Well, the US empire is built with military force, but it is backed by global economic infiltration.

The teachings of Vietnam. In the Shadows of the American Century comes only very sparingly around American business interests, including with loose references to Pentagon's alliances with private arms and technology suppliers and the construction of a 'military-industrial complex'. It would have contributed to the explanatory effect if McCoy had pursued relations with American private companies, and perhaps instead saved on the weapon-nosed detail of the armaments descriptions. The US empire is indeed built with military force, but backed by global economic infiltration.

McCoy estimates that the United States is a soon-to-be former global empire. But if anything could save hope for those who continue to believe that the world is better off with American domination, it would, according to McCoy, be the "technological revolution in defense planning" that was put in place under President Obama, namely capacity building to "cyber warfare and full-scale militarization of space": "While America's economic influence is waning, this breakthrough in 'information warfare' may become crucial if its global hegemony somehow survives into the 21st century." However, the historian recalls – with reference to Vietnam – «history offers some pessimistic parallels in terms of the possibility of maintaining regional or global hegemony using militarized technology alone».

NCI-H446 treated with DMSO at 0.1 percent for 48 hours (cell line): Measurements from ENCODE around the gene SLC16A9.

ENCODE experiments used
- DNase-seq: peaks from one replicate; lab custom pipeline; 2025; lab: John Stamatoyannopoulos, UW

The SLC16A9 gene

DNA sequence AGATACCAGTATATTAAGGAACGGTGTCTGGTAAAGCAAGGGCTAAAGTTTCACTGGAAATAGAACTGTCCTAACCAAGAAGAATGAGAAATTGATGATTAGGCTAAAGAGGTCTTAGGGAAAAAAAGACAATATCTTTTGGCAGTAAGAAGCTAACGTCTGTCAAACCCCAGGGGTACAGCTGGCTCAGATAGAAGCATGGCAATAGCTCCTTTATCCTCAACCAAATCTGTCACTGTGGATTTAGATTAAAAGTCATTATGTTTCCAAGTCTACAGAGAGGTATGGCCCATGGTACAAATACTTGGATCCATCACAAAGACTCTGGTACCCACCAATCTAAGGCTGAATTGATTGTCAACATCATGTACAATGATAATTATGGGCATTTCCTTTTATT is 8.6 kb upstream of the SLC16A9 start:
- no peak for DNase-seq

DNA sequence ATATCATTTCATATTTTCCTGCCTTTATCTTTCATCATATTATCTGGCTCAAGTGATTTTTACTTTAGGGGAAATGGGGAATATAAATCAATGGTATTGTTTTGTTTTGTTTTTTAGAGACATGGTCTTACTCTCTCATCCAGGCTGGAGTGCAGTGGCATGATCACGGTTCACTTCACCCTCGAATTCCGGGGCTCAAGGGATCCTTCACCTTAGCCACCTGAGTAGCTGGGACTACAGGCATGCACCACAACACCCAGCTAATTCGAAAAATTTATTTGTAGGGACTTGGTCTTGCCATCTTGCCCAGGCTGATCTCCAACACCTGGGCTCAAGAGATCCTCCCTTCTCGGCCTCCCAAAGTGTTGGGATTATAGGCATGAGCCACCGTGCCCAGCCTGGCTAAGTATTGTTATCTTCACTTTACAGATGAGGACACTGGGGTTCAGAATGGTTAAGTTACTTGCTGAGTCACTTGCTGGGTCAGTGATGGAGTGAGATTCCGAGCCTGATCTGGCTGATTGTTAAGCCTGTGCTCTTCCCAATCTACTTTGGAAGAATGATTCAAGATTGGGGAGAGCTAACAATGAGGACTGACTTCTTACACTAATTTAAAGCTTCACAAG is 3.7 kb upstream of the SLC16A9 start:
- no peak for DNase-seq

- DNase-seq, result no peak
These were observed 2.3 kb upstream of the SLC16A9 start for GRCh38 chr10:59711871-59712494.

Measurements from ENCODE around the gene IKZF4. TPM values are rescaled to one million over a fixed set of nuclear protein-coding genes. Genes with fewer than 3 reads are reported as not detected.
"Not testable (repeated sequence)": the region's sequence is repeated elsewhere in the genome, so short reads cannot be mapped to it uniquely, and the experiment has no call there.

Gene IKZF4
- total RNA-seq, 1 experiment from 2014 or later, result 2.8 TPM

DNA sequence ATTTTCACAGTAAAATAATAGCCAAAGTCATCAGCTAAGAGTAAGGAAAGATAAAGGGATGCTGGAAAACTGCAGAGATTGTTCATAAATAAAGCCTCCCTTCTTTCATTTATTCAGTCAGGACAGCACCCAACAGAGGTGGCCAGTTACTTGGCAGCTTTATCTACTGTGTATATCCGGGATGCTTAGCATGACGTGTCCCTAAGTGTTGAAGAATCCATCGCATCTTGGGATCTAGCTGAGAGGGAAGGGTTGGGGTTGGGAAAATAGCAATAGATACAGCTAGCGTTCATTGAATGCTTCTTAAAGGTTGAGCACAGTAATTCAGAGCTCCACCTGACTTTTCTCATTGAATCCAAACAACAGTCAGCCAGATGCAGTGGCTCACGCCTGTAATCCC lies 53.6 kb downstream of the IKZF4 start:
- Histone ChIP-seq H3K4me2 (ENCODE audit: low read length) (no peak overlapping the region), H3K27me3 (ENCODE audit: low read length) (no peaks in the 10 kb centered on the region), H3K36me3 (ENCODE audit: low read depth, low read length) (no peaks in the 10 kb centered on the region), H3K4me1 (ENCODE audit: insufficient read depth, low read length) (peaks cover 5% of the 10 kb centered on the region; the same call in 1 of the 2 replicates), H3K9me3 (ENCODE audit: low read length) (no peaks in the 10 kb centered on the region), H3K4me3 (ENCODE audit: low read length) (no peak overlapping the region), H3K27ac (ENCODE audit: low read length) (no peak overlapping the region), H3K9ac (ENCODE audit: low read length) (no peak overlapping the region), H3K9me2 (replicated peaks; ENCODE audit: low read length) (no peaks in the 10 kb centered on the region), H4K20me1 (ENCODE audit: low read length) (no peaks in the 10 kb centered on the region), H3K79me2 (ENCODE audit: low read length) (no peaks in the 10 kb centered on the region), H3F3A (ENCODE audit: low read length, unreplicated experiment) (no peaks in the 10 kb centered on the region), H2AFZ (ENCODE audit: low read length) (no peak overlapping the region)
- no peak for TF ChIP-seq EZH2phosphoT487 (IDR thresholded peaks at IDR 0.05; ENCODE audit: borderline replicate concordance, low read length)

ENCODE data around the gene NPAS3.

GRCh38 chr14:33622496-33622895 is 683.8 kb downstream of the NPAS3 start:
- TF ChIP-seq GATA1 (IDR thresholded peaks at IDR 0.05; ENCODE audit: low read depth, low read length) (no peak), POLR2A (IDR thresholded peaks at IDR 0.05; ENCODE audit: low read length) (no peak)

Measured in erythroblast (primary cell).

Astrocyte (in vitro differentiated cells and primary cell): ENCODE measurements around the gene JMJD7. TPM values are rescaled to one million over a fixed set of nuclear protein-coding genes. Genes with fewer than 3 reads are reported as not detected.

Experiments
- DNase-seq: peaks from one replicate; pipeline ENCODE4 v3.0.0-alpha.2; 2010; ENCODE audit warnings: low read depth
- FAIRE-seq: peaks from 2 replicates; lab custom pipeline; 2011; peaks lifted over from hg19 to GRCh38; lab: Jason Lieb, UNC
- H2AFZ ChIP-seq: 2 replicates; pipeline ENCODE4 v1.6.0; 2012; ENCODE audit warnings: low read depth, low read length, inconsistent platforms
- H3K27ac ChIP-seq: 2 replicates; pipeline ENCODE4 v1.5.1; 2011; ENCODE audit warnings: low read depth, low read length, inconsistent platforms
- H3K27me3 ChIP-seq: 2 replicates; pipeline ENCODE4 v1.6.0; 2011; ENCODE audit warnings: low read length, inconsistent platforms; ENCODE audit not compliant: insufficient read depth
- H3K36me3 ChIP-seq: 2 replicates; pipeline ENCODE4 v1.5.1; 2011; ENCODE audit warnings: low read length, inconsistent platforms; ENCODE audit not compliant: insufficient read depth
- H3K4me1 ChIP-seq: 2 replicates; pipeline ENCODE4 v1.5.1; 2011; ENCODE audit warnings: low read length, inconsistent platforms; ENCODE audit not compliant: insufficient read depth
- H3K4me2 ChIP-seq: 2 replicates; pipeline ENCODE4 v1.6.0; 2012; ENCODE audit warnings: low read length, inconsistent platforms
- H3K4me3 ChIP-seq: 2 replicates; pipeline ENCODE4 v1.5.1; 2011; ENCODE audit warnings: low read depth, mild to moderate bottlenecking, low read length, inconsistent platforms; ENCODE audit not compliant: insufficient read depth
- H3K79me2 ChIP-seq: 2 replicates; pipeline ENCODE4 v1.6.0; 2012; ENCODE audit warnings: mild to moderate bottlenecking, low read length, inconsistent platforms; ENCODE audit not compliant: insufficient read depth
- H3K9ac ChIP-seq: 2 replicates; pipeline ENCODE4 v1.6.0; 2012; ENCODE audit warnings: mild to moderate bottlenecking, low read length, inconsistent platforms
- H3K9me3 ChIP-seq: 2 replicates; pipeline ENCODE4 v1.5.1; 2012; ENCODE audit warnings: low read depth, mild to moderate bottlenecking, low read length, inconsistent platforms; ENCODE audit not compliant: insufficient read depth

Nina Trige Andersen
Nina Trige Andersen
Trige Andersen is a freelance journalist and historian.